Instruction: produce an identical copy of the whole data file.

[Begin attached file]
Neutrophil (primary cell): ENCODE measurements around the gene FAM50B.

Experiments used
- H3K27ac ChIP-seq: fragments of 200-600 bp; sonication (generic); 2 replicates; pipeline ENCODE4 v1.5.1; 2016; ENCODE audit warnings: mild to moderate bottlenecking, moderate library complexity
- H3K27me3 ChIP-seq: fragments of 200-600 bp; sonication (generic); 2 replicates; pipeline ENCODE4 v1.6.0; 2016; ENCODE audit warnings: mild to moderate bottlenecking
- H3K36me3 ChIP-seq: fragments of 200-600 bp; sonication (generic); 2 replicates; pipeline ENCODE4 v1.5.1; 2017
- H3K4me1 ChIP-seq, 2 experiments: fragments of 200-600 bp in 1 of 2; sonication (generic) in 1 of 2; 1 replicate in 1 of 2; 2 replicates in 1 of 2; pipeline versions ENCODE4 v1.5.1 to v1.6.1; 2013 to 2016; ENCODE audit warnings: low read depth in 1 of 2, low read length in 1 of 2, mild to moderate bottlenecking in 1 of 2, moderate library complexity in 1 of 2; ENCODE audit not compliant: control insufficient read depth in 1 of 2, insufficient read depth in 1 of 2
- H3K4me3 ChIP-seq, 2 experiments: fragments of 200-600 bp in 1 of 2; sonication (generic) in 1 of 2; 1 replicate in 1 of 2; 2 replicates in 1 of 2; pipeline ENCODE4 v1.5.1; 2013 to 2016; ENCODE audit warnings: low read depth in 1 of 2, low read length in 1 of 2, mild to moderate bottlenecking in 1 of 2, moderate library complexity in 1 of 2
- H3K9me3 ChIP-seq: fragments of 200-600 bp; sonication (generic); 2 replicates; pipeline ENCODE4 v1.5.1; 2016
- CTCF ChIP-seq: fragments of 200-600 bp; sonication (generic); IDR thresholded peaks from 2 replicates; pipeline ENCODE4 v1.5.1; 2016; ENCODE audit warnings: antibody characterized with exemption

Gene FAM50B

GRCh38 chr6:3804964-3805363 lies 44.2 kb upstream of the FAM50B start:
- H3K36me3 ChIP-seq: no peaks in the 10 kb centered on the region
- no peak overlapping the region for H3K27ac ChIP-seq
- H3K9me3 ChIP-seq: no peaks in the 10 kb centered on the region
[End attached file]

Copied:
Neutrophil (primary cell): ENCODE measurements around the gene FAM50B.

Experiments used
- H3K27ac ChIP-seq: fragments of 200-600 bp; sonication (generic); 2 replicates; pipeline ENCODE4 v1.5.1; 2016; ENCODE audit warnings: mild to moderate bottlenecking, moderate library complexity
- H3K27me3 ChIP-seq: fragments of 200-600 bp; sonication (generic); 2 replicates; pipeline ENCODE4 v1.6.0; 2016; ENCODE audit warnings: mild to moderate bottlenecking
- H3K36me3 ChIP-seq: fragments of 200-600 bp; sonication (generic); 2 replicates; pipeline ENCODE4 v1.5.1; 2017
- H3K4me1 ChIP-seq, 2 experiments: fragments of 200-600 bp in 1 of 2; sonication (generic) in 1 of 2; 1 replicate in 1 of 2; 2 replicates in 1 of 2; pipeline versions ENCODE4 v1.5.1 to v1.6.1; 2013 to 2016; ENCODE audit warnings: low read depth in 1 of 2, low read length in 1 of 2, mild to moderate bottlenecking in 1 of 2, moderate library complexity in 1 of 2; ENCODE audit not compliant: control insufficient read depth in 1 of 2, insufficient read depth in 1 of 2
- H3K4me3 ChIP-seq, 2 experiments: fragments of 200-600 bp in 1 of 2; sonication (generic) in 1 of 2; 1 replicate in 1 of 2; 2 replicates in 1 of 2; pipeline ENCODE4 v1.5.1; 2013 to 2016; ENCODE audit warnings: low read depth in 1 of 2, low read length in 1 of 2, mild to moderate bottlenecking in 1 of 2, moderate library complexity in 1 of 2
- H3K9me3 ChIP-seq: fragments of 200-600 bp; sonication (generic); 2 replicates; pipeline ENCODE4 v1.5.1; 2016
- CTCF ChIP-seq: fragments of 200-600 bp; sonication (generic); IDR thresholded peaks from 2 replicates; pipeline ENCODE4 v1.5.1; 2016; ENCODE audit warnings: antibody characterized with exemption

Gene FAM50B

GRCh38 chr6:3804964-3805363 lies 44.2 kb upstream of the FAM50B start:
- H3K36me3 ChIP-seq: no peaks in the 10 kb centered on the region
- no peak overlapping the region for H3K27ac ChIP-seq
- H3K9me3 ChIP-seq: no peaks in the 10 kb centered on the region